What does this have to do with contemporary politics?
First, when one branch of government checks the power of another branch, it is doing its job; and this inaction is important for citizens to know as the institutional safeguard meant to preserve liberty.
Second, and controversially, many people have denounced President Obama’s executive action on immigration as presidential overreach. In other words, he went too far in his order to give undocumented residents more rights. Perhaps he did – but he ought to, because the system is designed for him to do that. However, here again, the system worked.
The judicial branch, through a federal judge, blocked key parts of the president’s order. This is the system working. The judicial branch should at all times try to check presidential action when it is too energetic. And if this move is an act of injustice by the judicial branch, then it is up to Congress to resolve the dilemma through statutory law, according to what is in the best interest of the United States. And if Congress fails to do so, then according to the Framers, nothing being done is the correct policy.
THERE ARE TWO main problems with the system continuing to operate properly, however. The first is the party system. Political parties kill the institutional system created in 1787. Parties seek to align the branches and force them to reach accords to promote party interests, not the common interests. When we have a unified government (one party controlling multiple branches of government) chances are the government will be too energetic, and will not be operating to protect liberty.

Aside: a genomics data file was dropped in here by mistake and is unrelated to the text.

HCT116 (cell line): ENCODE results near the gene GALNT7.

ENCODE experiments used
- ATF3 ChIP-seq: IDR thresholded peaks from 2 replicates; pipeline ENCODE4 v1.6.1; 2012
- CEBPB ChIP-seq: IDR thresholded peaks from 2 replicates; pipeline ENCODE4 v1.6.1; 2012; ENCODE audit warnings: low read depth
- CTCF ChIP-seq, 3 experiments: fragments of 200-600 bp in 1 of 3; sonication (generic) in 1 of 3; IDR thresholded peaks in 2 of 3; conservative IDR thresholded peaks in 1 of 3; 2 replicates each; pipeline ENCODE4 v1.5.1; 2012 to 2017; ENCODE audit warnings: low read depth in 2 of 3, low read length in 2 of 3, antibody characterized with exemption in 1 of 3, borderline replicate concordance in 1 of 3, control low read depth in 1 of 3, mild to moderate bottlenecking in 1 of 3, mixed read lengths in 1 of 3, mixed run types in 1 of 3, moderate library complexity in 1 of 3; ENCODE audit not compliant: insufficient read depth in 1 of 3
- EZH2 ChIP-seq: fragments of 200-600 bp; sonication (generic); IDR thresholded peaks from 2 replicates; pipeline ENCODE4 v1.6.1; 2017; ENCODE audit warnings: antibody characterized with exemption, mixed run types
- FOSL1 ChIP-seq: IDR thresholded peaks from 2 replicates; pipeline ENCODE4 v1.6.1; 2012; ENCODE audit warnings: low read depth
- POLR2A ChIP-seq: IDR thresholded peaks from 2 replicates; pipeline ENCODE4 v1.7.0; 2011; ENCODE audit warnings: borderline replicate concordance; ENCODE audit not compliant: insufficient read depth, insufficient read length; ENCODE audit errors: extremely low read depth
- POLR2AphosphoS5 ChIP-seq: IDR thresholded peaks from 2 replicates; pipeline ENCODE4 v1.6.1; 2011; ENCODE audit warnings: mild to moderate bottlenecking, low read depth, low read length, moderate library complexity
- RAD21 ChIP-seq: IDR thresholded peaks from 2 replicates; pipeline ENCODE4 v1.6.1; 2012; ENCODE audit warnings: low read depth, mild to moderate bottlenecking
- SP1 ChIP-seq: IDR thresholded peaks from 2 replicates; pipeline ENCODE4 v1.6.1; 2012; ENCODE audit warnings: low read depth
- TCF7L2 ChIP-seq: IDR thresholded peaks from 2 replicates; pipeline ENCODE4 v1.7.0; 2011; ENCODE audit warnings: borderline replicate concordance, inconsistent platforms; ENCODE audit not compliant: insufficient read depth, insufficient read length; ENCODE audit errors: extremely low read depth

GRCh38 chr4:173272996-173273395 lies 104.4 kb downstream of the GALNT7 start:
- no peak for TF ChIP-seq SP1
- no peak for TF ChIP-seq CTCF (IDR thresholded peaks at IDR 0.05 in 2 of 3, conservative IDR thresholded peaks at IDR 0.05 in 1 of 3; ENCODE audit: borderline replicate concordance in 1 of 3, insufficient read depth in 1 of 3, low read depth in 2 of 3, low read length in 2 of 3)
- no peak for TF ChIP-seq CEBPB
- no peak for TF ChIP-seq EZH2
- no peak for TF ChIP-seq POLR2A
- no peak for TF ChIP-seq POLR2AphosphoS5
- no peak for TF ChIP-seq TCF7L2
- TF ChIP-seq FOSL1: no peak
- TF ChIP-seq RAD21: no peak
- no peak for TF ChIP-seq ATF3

This is true whether Republicans or Democrats are in charge. Each branch should check the other branches; parties disrupt this by uniting around ideological purposes. In other words, they stop checking other branches if those branches are populated by fellow-travelers. If you don’t believe me here, just ask George Washington.
The second main obstacle to the government working properly is the citizen. For a republic to work properly – which is what we are (the writers of the Constitution feared a democracy) – citizens need to be educated on what the Framers intended. They intended a limited government, slow to action, except in times of dire emergency. But they expected the voter to be well-informed of how the system operates, and for the citizen to become as educated as possible so as to know what is best for the country philosophically, rather than according to one’s ideological commitments.
If the government is broken, it is not the fault of any branch trying to become too powerful; rather, it is the people’s fault for not trying to check that power by preserving liberty against government intrusion. If you disagree, read the Constitutional Debates, the Federalist Papers and founding letters, and respond. I look forward to an educated conversation.
(The writer is an assistant professor of political science at Georgia Regents University.)